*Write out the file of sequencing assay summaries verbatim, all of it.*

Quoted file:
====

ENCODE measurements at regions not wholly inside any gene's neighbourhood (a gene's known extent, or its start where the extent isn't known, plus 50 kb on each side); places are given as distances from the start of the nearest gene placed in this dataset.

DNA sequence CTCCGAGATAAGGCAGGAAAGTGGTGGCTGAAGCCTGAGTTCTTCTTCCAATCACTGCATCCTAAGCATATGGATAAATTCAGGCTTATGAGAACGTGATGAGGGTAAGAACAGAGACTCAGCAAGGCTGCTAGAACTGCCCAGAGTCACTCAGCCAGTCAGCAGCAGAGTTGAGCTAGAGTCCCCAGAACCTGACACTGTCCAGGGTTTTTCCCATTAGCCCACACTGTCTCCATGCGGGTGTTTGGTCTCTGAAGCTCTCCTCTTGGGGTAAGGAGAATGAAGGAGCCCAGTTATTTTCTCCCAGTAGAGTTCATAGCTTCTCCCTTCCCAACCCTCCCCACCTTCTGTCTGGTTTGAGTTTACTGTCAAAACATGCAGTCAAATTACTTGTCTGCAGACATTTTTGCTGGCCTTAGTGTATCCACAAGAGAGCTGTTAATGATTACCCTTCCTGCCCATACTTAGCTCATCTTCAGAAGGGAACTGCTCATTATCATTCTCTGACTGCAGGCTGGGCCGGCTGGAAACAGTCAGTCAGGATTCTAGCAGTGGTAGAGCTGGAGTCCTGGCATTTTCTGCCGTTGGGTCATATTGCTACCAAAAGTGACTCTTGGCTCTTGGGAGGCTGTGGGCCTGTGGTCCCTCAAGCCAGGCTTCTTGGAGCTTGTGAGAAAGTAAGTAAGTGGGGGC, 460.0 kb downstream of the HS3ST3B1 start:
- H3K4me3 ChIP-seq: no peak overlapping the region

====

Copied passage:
ENCODE measurements at regions not wholly inside any gene's neighbourhood (a gene's known extent, or its start where the extent isn't known, plus 50 kb on each side); places are given as distances from the start of the nearest gene placed in this dataset.

DNA sequence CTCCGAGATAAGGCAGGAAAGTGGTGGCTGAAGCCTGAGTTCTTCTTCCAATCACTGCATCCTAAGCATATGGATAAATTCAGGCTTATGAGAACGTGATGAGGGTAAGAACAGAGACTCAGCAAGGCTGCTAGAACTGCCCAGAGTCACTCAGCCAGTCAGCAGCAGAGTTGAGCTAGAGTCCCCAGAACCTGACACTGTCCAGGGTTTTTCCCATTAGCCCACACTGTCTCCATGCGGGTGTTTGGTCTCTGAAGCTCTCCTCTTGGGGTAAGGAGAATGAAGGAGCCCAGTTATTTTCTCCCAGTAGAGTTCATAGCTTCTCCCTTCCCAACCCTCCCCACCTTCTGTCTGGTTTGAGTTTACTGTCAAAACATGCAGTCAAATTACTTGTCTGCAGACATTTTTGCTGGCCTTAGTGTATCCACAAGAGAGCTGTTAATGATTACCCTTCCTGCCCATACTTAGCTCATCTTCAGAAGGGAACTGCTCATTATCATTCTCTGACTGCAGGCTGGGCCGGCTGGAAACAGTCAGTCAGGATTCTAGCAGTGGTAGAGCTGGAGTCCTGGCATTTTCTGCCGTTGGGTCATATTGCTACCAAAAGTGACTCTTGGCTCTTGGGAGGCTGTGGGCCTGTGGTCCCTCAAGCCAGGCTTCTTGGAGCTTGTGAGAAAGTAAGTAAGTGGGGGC, 460.0 kb downstream of the HS3ST3B1 start:
- H3K4me3 ChIP-seq: no peak overlapping the region